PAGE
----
Kids in the kitchen

The smallest of hands can be surprisingly good in the kitchen, get those sleeves rolled up for some good cooking fun with your kids.

Most kids love to cook, it’s hands on, it’s messy and there’s plenty of room for creativity, not to mention a sense of achievement at the end. Teach your kids this life skill and you really will set them up for life, combine it with making their meal and you’ve set them up for the day too. Here are ten tips that’ll help you and your kids enjoy cooking together:

1. Take your time – expect everything to take longer than it usually would so set aside extra time for cooking and be aware, that particularly for younger children, the journey is as much fun as the destination!

2. Expect a lot of mess – cooking is a messy business and when kids are involved there’ll be even more. Exercise a bit of damage control by putting a plastic tablecloth down on the floor or a tray underneath their work station but ultimately you’ll all have more fun if you just let the mess happen and then clear up together at the end.

3. Plan ahead – select an appropriate recipe, one that they’ll enjoy and that involves plenty of activities that are suitable for their age. Make sure you have all the ingredients and equipment at the ready. If necessary, do some preparation, before you ask them to join you. Baking is fun but if you need to get the evening meal ready, think about how they might help you to do that.

4. Get them ready – put them in clothes you don’t mind getting dirty!, put an apron on and tie back long hair.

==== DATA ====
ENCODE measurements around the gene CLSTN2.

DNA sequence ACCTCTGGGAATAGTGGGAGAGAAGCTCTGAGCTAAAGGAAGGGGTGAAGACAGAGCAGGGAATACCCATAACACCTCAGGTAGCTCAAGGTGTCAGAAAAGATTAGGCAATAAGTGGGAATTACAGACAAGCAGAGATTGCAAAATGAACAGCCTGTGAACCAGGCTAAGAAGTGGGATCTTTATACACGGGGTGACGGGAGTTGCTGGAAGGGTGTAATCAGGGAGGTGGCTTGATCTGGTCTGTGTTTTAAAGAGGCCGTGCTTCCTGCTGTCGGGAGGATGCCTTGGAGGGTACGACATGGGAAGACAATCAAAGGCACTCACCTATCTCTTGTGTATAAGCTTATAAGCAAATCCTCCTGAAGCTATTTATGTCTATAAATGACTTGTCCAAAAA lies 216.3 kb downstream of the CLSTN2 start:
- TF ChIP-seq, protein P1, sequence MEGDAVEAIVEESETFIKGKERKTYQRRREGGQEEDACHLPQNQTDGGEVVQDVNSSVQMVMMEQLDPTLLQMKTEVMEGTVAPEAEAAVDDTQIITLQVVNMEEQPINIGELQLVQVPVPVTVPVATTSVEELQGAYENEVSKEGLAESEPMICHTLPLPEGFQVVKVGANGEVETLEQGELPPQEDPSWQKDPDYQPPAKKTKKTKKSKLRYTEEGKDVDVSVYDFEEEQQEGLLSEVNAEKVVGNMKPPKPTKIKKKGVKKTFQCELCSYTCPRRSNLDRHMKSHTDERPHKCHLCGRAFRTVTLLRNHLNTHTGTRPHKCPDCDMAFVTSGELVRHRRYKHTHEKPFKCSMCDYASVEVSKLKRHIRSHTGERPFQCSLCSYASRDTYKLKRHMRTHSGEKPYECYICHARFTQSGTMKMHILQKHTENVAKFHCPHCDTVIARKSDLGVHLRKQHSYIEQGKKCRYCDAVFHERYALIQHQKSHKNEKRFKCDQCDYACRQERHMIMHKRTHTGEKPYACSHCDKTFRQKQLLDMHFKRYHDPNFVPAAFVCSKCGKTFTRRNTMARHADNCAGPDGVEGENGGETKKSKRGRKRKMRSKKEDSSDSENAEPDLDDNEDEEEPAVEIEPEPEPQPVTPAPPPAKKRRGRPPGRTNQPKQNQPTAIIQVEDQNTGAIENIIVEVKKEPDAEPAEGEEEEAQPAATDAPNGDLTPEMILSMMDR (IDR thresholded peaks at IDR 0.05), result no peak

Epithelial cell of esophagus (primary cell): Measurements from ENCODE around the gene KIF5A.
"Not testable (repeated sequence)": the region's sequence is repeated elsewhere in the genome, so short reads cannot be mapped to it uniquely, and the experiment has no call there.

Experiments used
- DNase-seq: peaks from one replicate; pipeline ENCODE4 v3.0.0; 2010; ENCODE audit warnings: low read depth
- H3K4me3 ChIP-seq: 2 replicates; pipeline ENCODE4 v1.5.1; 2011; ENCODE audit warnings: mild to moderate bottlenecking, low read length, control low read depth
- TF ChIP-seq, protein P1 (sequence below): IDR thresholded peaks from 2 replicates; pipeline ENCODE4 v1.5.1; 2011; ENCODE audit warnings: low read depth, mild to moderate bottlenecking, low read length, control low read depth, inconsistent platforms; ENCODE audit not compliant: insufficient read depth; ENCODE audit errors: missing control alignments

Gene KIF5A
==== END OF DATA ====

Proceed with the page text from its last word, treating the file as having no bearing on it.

5. Teach children about food hygiene – ensure they wash their hands beforehand and in between touching raw and cooked or ready-to-eat foods.

6. Talk through the recipe – with older children, you can get them to read out the steps beforehand and get out what will be needed, talk through the processes and plan who’s going to do what. With younger children, simply explain what you’re making and show any pictures to help with understanding and a sense of purpose.

7. Learning opportunities – as you’re cooking, talk about ingredients and their origins, cooking processes and techniques. Cooking can be a great way to learn about science, geography and maths (through weighing) in a practical way. It’s good for fine motor skills and coordination too.

8. Touching and tasting – this will make the experience more enjoyable for them, encourage more adventurous eating plus it’s a good opportunity to teach children which foods are safe to eat raw. Ask them to use a clean spoon to taste, not fingers and stirring spoons (at least not until the end!)

9. Age and ability – many children’s recipes have age guidelines but look at your own child and recognise what they are capable of doing. There are always activities for every child, even if it’s just messing around in the sink washing vegetables and plastic containers while grown-ups and older children chop and cook.

10. Make it fun! Children will learn to love cooking if you relax and have fun with them in the kitchen. If you feel nervous, start with basic recipes, they’re still a good learning experience. Only step in when it’s absolutely necessary, otherwise let them enjoy and create.

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